Military Brats

Military Brats

by Makayla Demesa

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You can’t spot us in a crowd, we are like camouflage but we are not the same. Religion, geography and ethnicity doesn’t define us; we are children of diversity and culture. We are military brats, the children who also have to deal with deployments and moving. Not many people know much about us and what we go through all the time.

Being a military brat has its fair share of ups and downs. Moving is probably the one thing military brats both hate and love at the same time. Having to PCS (Permanent Change of Station) every one to four years can really take a toll on some people, especially if you get stationed somewhere overseas. When you’re stationed overseas it’s harder to attend births, weddings or even funerals of loved ones. Civilians may think “But you get to travel to so many places.” When you’ve stayed in a place for four years, friends become family and then it’s even harder to leave.

Aside from moving constantly, deployments are the next hardest thing a military child could go through. Having to have your parent(s) leave for six or more months can be really heart-wrenching. You’re constantly worrying and missing them. It’s especially hard for Army children anticipating whether or not your dad will come back. Sometimes they’re not even there for birthdays or holidays. The saddest thing is when a father misses the birth of his child. Luckily nowadays we have things like skype and facetime but sometimes it isn’t enough. The best part of the whole deployment experience is when they come back. Waiting at the airport with posters and banners saying “Welcome home Dad!” and then rushing to hug them as soon as they come through the door is an indescribable feeling.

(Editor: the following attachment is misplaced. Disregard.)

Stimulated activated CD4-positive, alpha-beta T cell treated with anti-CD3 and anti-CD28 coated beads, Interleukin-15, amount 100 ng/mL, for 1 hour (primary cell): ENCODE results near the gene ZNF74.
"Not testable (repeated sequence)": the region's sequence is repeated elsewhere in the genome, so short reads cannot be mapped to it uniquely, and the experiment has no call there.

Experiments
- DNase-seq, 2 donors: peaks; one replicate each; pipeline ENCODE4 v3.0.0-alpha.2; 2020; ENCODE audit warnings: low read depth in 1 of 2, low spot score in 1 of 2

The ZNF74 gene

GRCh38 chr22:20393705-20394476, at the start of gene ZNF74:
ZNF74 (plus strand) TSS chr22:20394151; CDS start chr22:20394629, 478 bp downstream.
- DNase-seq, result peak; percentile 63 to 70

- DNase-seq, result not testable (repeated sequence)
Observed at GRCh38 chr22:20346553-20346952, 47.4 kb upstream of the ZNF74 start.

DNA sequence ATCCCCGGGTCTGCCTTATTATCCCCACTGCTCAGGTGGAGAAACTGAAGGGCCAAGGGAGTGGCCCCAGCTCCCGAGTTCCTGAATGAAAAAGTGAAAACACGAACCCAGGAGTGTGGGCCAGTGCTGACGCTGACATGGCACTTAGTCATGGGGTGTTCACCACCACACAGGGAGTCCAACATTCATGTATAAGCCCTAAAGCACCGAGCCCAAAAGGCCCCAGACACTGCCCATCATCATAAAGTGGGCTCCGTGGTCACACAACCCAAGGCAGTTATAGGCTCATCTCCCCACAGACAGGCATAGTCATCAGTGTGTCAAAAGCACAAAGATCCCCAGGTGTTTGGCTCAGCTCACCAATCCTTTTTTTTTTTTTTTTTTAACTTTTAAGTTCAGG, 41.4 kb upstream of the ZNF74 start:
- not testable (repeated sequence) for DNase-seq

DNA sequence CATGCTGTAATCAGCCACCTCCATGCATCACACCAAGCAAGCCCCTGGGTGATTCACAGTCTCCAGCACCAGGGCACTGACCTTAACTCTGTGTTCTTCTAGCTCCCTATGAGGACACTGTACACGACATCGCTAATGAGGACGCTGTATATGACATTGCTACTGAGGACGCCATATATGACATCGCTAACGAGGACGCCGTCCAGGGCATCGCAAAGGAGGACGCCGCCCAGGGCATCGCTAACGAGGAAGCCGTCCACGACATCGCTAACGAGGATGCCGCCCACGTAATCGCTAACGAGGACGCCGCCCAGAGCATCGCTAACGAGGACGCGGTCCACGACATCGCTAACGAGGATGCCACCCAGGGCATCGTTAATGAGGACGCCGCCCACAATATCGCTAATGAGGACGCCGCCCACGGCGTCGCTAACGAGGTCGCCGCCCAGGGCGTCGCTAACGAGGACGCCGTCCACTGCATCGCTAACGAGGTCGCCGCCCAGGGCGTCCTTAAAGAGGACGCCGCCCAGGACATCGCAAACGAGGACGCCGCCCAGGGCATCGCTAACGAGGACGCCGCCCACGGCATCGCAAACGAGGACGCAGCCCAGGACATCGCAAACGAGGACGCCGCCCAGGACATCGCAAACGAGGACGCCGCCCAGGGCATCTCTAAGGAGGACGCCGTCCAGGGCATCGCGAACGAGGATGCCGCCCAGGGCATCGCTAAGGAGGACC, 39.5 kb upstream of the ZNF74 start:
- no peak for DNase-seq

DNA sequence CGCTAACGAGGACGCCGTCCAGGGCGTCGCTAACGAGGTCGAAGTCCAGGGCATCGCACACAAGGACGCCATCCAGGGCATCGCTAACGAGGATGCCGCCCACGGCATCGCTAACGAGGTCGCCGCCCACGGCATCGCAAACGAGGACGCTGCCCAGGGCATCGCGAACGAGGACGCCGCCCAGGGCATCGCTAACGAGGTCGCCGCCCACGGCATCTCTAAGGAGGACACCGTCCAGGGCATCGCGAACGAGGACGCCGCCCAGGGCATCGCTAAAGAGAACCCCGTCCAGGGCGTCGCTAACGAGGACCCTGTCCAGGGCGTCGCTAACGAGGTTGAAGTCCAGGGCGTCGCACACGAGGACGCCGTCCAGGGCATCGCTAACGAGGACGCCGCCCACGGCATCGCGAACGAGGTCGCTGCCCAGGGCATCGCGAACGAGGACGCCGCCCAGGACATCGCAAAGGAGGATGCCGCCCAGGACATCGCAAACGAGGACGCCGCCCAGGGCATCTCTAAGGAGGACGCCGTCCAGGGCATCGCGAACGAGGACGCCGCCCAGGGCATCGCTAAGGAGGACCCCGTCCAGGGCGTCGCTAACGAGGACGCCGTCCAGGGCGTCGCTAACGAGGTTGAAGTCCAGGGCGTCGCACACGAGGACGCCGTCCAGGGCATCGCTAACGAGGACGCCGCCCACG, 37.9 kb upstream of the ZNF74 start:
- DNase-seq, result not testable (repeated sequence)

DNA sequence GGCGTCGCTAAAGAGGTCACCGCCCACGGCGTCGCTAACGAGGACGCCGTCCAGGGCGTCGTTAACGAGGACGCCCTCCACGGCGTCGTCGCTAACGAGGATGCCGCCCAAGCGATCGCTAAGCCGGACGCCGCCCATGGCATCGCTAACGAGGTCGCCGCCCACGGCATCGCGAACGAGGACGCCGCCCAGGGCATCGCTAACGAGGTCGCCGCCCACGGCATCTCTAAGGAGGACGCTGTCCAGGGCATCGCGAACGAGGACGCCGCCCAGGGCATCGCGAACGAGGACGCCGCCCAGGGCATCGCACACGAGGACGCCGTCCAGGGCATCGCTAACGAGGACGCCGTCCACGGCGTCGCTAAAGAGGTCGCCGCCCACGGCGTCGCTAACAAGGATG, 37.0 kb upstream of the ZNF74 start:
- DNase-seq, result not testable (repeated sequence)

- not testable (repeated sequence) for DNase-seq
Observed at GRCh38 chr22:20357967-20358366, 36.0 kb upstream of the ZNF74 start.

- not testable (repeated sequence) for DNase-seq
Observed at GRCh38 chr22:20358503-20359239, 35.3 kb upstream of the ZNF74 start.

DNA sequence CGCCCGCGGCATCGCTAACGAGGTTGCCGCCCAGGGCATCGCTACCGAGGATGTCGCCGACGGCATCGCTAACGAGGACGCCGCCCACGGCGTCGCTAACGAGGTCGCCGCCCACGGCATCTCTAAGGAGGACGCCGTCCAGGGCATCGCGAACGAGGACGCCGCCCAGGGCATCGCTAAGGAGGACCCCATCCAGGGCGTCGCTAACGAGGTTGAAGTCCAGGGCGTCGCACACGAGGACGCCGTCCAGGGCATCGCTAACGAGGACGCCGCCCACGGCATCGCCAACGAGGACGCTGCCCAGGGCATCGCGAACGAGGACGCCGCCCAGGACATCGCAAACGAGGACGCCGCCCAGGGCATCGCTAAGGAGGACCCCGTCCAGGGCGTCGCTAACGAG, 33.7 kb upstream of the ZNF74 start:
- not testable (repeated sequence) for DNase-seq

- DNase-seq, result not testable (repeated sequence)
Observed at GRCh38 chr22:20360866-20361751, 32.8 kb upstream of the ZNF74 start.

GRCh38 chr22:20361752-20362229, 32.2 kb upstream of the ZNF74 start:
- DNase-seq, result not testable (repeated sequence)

Besides deployments and moving there are definitely some perks and benefits to being a military child. Making friends all around the world is just amazing. From a base in Germany to South Carolina, military brats are everywhere. Not many people can say they know people from halfway around the world. Being friends with other military brats are friendships that last forever. You could leave a conversation and come back five years later and still continue that conversation. The military world is smaller than you think and we’re just one big family no matter the branch, even if there is some playful smack-talk between the branches.

We may not look like interesting people but there is much more a civilian should know about military brats. Something that might be interesting to you is the fact that our pantry is stocked with MRE’s (Meal-ready-to-Eat). MRE’s are made up of all dry food that you cook with a little water. Your dinner choices range from ravioli to pork chops and noodles. Sounds yummy right? Usually this is what a soldier would eat while deployed. Our military IDs usually catches everyone’s eye when they first see our wallet. Military IDs are our ticket to everything on base. You use your ID to get into the On Base Clinic, Commissary (grocery store), Gym, or if you want to buy something from the BX your ID needs to be present. Military IDs are also great for those military discounts at your favorite store.

Every military child is different and have had their own experiences. If you ever get a chance to meet one, feel free to ask them about it. We all love sharing our experiences with other people. Just be careful when you ask them where they are “From” because we military children aren’t really from anywhere; we’re from everywhere.

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